With your browser of choice, navigate to www.nvidia.com and click on "Drivers". You should find a menu which will ask you which OS you are running (e.g. Mac, Windows, Linux 32, Linux 64), which series of graphics card (e.g. 9 series, 8 series, 200 series, 600 series, etc) and the specific model.  Fill these in and hit search and it will find your driver. A 9xxx card is the 9 series, but a 4xx card is a 400 series.  If you do not find the model of your card then you gave it the wrong series and you should try again.

Click yes or agree on the license agreement and save the driver some place you can find it again. Get another cup of coffee and go play with your dog or something. Come back in a few minutes.

6. Put that driver someplace easy to get to, like /tmp and make it executable.

I used to skip this step but it was too much work. Copy the file you just downloaded to someplace easy to type, like /tmp. Then make it executable with the command

    cp NV* /tmp
    chmod 755 NV*

Ok, now we get to the weirder stuff.

7. Change /etc/inittab to bring the system up at level 3

    cd /etc
    cp inittab inittab.orig
    vi inittab

and change the "5" in the last line to "3".

8. Blacklist Nouveau, Part 1

    cd /etc/modprobe.d
    cp blacklist.conf blacklist.conf.orig
    vi blacklist.conf

and add three lines to the bottom of the file which say

    # get rid of nouveau driver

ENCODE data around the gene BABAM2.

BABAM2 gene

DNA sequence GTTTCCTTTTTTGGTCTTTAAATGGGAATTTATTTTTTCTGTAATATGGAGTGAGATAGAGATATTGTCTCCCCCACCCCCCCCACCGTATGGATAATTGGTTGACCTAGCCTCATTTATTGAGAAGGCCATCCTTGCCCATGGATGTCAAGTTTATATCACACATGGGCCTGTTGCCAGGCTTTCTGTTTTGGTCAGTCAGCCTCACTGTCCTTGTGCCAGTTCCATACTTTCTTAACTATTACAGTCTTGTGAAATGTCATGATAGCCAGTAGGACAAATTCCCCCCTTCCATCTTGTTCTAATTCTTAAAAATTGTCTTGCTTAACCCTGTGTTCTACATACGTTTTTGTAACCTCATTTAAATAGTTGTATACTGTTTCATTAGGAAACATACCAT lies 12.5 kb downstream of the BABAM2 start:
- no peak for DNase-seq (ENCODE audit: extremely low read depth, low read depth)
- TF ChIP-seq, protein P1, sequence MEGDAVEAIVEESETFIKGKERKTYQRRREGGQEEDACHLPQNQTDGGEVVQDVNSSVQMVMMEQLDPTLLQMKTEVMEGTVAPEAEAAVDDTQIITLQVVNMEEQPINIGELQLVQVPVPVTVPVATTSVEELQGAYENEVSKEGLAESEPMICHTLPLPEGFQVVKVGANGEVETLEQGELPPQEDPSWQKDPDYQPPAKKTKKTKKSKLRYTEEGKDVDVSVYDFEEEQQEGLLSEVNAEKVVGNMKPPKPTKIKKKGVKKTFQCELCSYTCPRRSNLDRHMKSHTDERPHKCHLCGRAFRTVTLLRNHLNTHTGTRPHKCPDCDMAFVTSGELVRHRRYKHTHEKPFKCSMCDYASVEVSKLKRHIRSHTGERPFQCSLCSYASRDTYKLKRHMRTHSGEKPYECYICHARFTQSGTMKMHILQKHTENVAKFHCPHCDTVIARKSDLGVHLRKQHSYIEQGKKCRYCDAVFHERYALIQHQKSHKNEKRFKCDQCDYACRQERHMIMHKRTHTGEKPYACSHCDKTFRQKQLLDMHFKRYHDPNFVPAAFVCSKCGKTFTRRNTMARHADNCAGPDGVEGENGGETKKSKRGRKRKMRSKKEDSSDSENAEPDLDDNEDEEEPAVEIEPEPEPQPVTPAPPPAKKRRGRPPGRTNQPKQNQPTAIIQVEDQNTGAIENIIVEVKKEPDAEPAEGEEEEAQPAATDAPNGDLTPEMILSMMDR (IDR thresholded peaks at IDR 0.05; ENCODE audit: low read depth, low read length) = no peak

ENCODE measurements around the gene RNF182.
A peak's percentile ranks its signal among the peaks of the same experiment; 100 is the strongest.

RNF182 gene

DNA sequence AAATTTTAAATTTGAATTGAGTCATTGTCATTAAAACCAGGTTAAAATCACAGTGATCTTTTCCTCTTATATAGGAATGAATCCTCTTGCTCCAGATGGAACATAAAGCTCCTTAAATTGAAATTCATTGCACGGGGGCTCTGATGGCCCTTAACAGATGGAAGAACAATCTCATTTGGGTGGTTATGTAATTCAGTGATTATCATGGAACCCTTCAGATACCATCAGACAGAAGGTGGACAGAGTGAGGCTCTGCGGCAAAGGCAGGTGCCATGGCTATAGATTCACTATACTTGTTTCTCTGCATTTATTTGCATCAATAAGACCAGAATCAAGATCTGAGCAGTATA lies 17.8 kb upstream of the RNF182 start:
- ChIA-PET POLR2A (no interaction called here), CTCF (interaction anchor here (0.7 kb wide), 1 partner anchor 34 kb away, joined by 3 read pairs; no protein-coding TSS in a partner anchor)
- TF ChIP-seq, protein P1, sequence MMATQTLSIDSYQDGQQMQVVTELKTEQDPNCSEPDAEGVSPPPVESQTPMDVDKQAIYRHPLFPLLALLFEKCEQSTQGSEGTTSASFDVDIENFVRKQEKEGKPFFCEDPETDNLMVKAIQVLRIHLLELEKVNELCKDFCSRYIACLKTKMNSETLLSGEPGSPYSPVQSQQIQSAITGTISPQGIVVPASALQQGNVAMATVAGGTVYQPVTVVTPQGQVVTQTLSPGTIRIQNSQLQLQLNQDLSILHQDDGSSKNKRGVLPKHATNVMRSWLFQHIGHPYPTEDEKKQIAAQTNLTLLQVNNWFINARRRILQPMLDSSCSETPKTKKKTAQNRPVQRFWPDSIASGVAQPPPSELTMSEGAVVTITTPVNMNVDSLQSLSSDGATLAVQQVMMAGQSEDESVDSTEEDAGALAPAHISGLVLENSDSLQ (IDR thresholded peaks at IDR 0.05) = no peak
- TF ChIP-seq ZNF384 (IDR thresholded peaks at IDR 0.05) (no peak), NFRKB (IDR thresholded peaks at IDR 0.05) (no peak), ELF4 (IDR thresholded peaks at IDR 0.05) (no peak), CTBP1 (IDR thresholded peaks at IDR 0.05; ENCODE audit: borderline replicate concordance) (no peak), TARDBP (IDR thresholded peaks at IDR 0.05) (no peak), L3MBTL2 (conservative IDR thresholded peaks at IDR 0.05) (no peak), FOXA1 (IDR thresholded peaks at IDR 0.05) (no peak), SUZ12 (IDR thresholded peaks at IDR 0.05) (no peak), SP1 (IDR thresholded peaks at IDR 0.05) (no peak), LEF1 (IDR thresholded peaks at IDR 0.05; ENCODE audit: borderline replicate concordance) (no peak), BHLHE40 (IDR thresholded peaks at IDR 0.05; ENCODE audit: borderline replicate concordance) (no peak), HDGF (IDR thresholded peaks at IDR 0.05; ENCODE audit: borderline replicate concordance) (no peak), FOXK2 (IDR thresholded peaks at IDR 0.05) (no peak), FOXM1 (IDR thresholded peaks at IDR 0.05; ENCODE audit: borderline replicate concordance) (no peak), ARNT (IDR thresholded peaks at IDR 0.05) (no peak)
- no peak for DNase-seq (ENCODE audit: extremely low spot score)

blacklist nouveau
    options nouveau modeset=0

and save the file.

9. Blacklist Nouveau, Part 2

    cd /boot/grub
    cp grub.conf grub.conf.orig
    vi grub.conf

and add the word "rdblacklist=nouveau" to the end of the lines that specify the kernel to boot. These are the longest lines in the file and begin with the phrase "kernel /vmlinux-blah-blah-blah".

Dont fuck this up or you wont be able to reboot the system without some major help.

10. Reboot the system

11. Log in as root

12. Verify the location of the system kernel libraries

    cd /usr/src/kernels

You should see some horrible name that starts with 2.6. You either want to remember that name, or if you are like me, you want to save it as a shell variable. I use csh or tcsh, if you don't then you will have to figure out how your shell does this.

    cd 2.6<esc>
    set kernelpath=`pwd`

Notice the funny direction of the quotes on that set command.

13. Install the Nvidia driver

You should still be root. Change directory to /tmp or where you put the nvidia driver and say

    cd /tmp
    ./NV<esc> --kernel-source-path=$kernelpath

You will need to use the mouse, agree to the license agreement, and watch with your breath held while it jumps through hoops. When it asks you if it can create a new X11.conf say yes. When it asks you if it can install 32 bit compatibility say yes.